There are many ways to evaluate a player's offensive prowess. Some people look at scoring average, some like to look at shooting percentages. Those methods are very basic, and don't come close to telling the entire story.
Among advanced statistics, there are also several choices. True Shooting Percentage (TS%) is a formula that takes 2-point shots, 3-point shots and free throws into account, and comes up with a number that represents a player's offensive efficiency. Another option is Offensive Rating (ORtg), which is an estimate of the number of points a player produces per 100 team possessions.
However, for the purposes of this analysis, we're going to go with an even better choice than those previously proposed: Offensive Win Shares (OWS). This metric is a complex formula that estimates the number of team victories a player produces due to his offensive output. When it comes down to it, the point of NBA basketball is winning games. Using this statistic as our criteria will not only tell us which guys are the best offensive players, but also which of them does the best job of helping their team win games with their offensive talents.
Due to the nature of the OWS metric, we can look at every NBA player from 2011-12 without setting up a qualifying criteria, such as "players must have played 1500 or more minutes." Only players who were on the floor a lot are going to have a shot at being ranked here, because you can't produce wins in bulk for your team by playing 10 minutes per game, for example.
So, without further ado, here are the players who earned a spot on our list:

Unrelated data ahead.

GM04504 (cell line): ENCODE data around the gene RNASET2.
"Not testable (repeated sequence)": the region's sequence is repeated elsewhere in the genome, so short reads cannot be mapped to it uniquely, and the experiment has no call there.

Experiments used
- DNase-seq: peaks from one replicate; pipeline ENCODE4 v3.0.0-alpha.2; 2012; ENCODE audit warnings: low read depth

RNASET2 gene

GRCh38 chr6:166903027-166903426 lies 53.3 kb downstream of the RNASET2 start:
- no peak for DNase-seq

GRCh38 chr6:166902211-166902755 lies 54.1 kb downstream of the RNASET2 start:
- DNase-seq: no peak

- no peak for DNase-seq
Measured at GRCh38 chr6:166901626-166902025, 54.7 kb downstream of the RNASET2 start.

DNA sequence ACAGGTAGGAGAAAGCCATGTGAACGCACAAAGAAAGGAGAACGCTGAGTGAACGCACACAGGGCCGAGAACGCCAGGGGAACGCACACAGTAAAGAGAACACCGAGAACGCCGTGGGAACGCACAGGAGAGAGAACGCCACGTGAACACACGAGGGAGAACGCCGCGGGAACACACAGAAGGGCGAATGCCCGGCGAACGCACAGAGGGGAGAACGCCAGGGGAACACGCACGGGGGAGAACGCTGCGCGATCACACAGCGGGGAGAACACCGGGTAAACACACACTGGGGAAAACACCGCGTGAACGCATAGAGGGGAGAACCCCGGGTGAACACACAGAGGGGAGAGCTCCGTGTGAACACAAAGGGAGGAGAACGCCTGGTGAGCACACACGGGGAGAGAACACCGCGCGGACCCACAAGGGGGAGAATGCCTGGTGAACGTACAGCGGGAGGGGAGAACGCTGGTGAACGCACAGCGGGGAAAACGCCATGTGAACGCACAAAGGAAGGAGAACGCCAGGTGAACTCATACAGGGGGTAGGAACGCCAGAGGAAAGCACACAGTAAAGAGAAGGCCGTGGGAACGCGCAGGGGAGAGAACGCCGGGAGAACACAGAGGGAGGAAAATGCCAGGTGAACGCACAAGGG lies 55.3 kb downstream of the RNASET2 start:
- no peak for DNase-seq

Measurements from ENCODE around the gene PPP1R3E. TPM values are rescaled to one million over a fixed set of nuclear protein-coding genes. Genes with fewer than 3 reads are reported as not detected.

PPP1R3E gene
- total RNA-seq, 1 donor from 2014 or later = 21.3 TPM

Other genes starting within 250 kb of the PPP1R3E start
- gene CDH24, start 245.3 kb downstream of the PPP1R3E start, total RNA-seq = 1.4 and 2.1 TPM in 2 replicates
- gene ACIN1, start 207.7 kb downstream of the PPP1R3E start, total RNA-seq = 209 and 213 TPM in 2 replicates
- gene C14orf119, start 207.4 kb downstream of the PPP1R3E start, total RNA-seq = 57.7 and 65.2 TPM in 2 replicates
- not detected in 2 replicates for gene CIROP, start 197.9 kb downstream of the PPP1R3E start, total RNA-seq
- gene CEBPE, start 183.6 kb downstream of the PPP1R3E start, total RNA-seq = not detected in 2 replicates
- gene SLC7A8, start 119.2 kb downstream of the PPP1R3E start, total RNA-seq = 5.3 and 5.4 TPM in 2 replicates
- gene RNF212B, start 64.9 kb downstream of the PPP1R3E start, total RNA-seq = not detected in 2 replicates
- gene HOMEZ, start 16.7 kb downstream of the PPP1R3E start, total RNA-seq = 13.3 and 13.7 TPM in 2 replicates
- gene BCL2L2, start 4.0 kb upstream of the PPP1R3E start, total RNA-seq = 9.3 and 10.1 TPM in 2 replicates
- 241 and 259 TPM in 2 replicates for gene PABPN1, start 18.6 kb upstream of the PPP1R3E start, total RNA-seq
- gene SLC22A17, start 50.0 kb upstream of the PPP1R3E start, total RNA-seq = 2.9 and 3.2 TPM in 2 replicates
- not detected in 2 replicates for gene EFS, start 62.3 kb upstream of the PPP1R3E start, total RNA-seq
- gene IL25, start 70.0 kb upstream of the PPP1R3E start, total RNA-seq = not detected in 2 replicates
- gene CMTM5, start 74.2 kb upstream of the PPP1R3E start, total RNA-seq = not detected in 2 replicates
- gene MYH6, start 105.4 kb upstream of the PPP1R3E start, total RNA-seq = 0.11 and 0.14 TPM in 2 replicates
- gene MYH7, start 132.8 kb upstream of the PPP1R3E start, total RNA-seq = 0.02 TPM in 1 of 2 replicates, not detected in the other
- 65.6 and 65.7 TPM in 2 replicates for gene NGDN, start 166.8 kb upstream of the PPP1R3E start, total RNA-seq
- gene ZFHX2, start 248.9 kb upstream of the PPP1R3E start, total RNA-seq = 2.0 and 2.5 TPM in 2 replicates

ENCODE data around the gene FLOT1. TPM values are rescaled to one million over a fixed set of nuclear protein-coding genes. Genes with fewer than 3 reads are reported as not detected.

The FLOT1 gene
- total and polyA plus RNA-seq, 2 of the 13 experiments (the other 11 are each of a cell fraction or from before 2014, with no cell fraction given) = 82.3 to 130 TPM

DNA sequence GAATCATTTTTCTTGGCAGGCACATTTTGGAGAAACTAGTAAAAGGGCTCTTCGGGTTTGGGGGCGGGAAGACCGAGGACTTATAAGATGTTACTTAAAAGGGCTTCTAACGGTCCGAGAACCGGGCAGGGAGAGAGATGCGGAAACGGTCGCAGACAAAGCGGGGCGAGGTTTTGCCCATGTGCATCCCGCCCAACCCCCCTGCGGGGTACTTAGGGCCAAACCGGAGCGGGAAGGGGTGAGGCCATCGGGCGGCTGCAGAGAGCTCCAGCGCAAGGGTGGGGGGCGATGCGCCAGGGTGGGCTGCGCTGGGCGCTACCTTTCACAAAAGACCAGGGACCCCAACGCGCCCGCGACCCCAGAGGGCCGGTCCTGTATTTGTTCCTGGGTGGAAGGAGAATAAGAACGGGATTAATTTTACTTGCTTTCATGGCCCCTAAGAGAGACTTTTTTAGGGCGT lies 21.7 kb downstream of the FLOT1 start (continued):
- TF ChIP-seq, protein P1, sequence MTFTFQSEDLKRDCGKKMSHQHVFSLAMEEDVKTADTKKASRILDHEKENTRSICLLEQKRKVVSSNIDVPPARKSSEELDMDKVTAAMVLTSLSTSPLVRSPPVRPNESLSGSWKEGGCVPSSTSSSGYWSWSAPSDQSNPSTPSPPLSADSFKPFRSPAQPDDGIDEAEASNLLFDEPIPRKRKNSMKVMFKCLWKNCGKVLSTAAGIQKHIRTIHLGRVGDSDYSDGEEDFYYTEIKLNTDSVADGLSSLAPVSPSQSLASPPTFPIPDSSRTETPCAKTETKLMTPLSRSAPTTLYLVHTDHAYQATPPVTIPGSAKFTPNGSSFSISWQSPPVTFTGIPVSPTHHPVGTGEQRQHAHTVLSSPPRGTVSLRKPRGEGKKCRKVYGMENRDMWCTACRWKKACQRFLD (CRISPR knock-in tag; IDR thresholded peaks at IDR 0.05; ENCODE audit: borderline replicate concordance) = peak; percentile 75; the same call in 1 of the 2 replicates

Harden isn't the biggest name on this list, but a look at his raw stats gives you an idea of why he helps the Thunder win games. He plays with two very gifted and explosive offensive players (Kevin Durant and Russell Westbrook). Despite that fact, he finds a way to score quite a bit himself - and does so very efficiently. It's no wonder Oklahoma City is as good as they are this season. Many teams would love to have Harden as their go-to guy; he's the third option for the Thunder.
Kevin Love has improved significantly from year-to-year, and he did it again in 2011-12 to blossom into a true superstar. His 3-point shooting is impressive for a 6-10 player, and he has become one of the deadliest scorers in the NBA. He has multiple post moves he can use, a good mid-range game, and as stated, can hit the '3' on a consistent basis. Minnesota only went 26-40 this year, but they can attribute about 29 percent of those victories to Love's offense alone.
What can you say about Kevin Durant? Only 23 years old, this phenom has been lighting up scoreboards since the moment he put on an NBA uniform. The 6-9, 215 lb. forward seems to have every possible move, and every type of shot in his arsenal. Okay, so let's review. Portland could've drafted Michael Jordan in 1984, but took an injury-prone center instead. In the 2007 NBA Draft, Portland could have had Kevin Durant, but took an injury-prone center instead. Interesting.
After starting our list with a not-so-obvious choice, we now present another seeming no-brainer in James. "King James" is a player with unbelievable talent...he can handle the ball, and he's an exceptional passer. He's quick, and very powerful. He scores from all over the floor, and frankly, pretty much does what he wants to, when he wants to do it on the court. There are certainly fans out there who don't like LeBron James, but even if you don't, you have to admire his God-given gifts, and through-the-roof skill level.
Okay, not who you expected? Sure, Chris Paul is one of the best point guards in the NBA, but he just doesn't have a reputation as a spectacular scorer/offensive player. Efficiency is much more important than being able to make the ESPN SportsCenter highlights regularly, and Paul is a fine example of that. It's unusual to say that an All-Star player is underrated, but Chris Paul may just be. As an aside, Paul also made our list of top NBA defenders. MVP votes, anyone?
Determining the best offensive players in basketball is a topic that is surely ripe for debate. Everyone has his or her favorite players, and there are many different opinions on what it means to be a great offensive basketball player. When all is said and done, however, posting monster individual statistics means little if said player is not also producing wins for his team.